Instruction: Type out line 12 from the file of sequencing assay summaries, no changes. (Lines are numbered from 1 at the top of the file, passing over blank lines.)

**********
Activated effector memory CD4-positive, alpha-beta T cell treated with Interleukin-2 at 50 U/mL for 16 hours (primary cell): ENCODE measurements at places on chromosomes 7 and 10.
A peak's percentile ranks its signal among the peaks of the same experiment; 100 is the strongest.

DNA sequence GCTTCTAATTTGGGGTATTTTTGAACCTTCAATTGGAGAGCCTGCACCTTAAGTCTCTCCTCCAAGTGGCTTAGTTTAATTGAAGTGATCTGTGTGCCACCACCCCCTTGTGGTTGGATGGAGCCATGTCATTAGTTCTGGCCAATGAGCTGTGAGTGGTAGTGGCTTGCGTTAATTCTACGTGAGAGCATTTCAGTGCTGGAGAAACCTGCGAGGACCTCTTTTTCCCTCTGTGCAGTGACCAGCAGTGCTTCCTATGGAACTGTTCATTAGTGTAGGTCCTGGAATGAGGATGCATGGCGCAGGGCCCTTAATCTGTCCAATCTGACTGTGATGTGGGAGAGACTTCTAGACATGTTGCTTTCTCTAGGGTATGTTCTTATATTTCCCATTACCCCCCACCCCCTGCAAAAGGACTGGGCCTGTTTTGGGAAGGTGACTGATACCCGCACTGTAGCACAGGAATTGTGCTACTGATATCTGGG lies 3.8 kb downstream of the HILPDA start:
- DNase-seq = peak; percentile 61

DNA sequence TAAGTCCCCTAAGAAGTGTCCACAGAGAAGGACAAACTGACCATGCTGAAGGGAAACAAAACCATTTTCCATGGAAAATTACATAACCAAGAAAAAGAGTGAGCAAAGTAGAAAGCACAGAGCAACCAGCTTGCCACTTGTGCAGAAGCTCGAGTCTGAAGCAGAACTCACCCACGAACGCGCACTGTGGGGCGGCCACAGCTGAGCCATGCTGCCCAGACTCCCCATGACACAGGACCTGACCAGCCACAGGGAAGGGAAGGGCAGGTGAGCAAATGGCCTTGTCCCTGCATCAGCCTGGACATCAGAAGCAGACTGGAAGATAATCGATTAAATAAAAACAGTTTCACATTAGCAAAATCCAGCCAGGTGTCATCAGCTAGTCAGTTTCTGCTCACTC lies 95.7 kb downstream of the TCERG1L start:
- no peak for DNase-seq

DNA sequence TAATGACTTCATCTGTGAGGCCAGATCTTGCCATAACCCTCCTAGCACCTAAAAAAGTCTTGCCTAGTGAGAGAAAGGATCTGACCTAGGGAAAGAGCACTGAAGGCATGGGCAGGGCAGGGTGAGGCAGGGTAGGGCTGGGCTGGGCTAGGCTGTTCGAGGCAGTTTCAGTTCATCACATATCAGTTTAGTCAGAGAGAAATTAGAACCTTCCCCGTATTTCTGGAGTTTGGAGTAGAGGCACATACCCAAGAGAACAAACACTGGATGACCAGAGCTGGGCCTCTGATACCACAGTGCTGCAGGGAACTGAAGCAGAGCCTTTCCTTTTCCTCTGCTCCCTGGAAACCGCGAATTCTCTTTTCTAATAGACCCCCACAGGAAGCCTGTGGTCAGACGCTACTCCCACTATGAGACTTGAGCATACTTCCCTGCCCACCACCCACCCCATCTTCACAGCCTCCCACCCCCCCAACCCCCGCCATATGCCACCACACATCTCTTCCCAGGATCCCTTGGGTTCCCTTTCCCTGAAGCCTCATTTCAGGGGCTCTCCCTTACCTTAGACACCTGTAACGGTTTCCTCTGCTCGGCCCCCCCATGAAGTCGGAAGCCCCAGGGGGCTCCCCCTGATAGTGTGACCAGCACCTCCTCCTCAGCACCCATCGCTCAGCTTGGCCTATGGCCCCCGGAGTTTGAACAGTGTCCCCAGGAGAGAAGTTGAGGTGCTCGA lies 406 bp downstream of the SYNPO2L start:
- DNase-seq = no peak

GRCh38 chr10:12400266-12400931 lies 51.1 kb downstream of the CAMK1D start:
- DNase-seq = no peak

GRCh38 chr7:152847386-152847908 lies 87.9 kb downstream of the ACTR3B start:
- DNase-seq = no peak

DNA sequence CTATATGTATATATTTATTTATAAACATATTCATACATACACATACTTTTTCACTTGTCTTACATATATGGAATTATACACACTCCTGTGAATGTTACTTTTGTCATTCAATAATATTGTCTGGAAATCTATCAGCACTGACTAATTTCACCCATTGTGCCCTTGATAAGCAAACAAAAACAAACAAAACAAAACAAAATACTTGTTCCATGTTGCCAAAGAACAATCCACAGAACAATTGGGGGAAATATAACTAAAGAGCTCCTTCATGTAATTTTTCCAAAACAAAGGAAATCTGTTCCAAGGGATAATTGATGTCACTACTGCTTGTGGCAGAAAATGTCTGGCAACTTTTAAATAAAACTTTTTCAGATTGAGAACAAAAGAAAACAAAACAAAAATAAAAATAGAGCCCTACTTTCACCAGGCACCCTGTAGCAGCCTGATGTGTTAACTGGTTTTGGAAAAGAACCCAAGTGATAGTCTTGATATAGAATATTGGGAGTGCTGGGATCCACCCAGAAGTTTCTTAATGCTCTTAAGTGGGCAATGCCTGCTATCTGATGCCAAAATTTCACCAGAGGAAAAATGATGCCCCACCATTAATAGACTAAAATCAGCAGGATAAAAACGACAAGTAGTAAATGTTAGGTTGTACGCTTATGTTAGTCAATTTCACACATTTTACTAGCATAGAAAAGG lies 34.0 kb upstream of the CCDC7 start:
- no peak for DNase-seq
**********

- DNase-seq = no peak